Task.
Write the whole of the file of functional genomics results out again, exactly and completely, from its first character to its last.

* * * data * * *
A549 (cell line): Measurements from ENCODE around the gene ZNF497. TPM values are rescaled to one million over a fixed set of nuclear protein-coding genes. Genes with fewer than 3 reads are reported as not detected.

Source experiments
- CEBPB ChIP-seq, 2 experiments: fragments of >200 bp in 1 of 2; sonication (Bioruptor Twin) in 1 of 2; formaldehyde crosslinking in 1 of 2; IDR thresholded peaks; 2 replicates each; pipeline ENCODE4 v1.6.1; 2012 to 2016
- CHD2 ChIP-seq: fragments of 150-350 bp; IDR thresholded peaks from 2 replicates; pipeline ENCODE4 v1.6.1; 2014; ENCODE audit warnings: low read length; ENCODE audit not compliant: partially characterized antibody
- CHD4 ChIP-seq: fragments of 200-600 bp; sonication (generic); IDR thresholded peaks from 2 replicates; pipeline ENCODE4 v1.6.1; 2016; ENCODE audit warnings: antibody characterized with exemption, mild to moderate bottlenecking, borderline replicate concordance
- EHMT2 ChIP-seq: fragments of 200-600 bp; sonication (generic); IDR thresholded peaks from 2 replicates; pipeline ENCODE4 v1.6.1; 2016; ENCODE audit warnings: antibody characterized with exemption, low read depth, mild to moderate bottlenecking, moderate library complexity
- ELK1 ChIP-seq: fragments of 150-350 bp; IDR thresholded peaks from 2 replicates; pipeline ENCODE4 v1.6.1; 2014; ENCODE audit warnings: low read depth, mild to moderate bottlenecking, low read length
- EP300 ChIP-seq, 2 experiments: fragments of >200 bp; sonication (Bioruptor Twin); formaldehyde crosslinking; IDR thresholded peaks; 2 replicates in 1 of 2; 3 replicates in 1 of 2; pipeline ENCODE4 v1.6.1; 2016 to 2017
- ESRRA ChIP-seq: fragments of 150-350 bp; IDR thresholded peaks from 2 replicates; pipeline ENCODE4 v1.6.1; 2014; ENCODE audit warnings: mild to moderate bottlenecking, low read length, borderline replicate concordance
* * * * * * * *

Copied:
A549 (cell line): Measurements from ENCODE around the gene ZNF497. TPM values are rescaled to one million over a fixed set of nuclear protein-coding genes. Genes with fewer than 3 reads are reported as not detected.

Source experiments
- CEBPB ChIP-seq, 2 experiments: fragments of >200 bp in 1 of 2; sonication (Bioruptor Twin) in 1 of 2; formaldehyde crosslinking in 1 of 2; IDR thresholded peaks; 2 replicates each; pipeline ENCODE4 v1.6.1; 2012 to 2016
- CHD2 ChIP-seq: fragments of 150-350 bp; IDR thresholded peaks from 2 replicates; pipeline ENCODE4 v1.6.1; 2014; ENCODE audit warnings: low read length; ENCODE audit not compliant: partially characterized antibody
- CHD4 ChIP-seq: fragments of 200-600 bp; sonication (generic); IDR thresholded peaks from 2 replicates; pipeline ENCODE4 v1.6.1; 2016; ENCODE audit warnings: antibody characterized with exemption, mild to moderate bottlenecking, borderline replicate concordance
- EHMT2 ChIP-seq: fragments of 200-600 bp; sonication (generic); IDR thresholded peaks from 2 replicates; pipeline ENCODE4 v1.6.1; 2016; ENCODE audit warnings: antibody characterized with exemption, low read depth, mild to moderate bottlenecking, moderate library complexity
- ELK1 ChIP-seq: fragments of 150-350 bp; IDR thresholded peaks from 2 replicates; pipeline ENCODE4 v1.6.1; 2014; ENCODE audit warnings: low read depth, mild to moderate bottlenecking, low read length
- EP300 ChIP-seq, 2 experiments: fragments of >200 bp; sonication (Bioruptor Twin); formaldehyde crosslinking; IDR thresholded peaks; 2 replicates in 1 of 2; 3 replicates in 1 of 2; pipeline ENCODE4 v1.6.1; 2016 to 2017
- ESRRA ChIP-seq: fragments of 150-350 bp; IDR thresholded peaks from 2 replicates; pipeline ENCODE4 v1.6.1; 2014; ENCODE audit warnings: mild to moderate bottlenecking, low read length, borderline replicate concordance